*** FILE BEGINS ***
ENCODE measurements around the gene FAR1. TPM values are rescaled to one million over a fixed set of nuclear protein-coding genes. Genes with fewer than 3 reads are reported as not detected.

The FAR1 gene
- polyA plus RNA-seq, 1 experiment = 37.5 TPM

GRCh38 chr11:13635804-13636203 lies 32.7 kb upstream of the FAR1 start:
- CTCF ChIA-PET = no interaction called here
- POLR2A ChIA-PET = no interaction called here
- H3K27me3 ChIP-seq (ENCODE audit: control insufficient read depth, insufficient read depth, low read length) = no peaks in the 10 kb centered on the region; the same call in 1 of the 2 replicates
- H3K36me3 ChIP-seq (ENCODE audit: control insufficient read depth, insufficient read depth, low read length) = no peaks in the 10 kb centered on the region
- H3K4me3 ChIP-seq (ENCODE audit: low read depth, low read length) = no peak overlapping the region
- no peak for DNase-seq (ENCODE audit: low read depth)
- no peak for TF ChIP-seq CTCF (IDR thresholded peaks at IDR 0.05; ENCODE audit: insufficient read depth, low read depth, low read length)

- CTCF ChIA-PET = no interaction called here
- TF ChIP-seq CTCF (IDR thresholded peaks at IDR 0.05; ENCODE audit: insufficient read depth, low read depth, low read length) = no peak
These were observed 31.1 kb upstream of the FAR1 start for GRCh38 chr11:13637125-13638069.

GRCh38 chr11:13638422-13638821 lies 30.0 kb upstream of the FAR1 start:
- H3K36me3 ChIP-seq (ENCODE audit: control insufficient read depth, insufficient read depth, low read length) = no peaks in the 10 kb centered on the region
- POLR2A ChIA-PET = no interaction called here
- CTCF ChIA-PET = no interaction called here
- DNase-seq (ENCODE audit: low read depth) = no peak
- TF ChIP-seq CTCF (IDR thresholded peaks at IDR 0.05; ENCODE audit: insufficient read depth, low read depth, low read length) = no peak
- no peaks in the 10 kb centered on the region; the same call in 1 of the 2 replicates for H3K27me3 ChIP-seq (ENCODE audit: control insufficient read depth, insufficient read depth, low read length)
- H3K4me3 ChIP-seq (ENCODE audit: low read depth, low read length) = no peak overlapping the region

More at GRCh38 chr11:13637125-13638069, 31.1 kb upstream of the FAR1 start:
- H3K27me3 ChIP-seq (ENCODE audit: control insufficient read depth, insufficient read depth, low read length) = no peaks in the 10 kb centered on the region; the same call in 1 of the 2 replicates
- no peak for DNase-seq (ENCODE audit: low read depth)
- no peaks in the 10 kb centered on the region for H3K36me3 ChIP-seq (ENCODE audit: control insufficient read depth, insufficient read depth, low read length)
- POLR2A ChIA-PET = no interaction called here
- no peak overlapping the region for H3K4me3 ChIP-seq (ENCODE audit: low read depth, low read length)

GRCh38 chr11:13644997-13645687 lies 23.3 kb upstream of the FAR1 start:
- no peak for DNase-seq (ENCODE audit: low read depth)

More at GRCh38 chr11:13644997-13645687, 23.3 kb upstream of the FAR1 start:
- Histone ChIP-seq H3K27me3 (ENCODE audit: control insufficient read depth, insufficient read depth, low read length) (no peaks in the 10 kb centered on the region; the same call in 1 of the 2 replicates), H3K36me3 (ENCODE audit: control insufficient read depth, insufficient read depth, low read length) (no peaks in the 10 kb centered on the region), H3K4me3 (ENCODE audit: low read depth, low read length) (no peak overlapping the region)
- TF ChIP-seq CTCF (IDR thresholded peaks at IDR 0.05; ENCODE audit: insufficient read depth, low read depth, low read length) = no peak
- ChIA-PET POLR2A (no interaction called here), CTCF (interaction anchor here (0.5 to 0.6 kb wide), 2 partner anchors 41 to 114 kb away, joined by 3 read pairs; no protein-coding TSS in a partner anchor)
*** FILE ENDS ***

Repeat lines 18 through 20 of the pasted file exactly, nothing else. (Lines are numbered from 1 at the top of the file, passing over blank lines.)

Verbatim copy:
- CTCF ChIA-PET = no interaction called here
- DNase-seq (ENCODE audit: low read depth) = no peak
- TF ChIP-seq CTCF (IDR thresholded peaks at IDR 0.05; ENCODE audit: insufficient read depth, low read depth, low read length) = no peak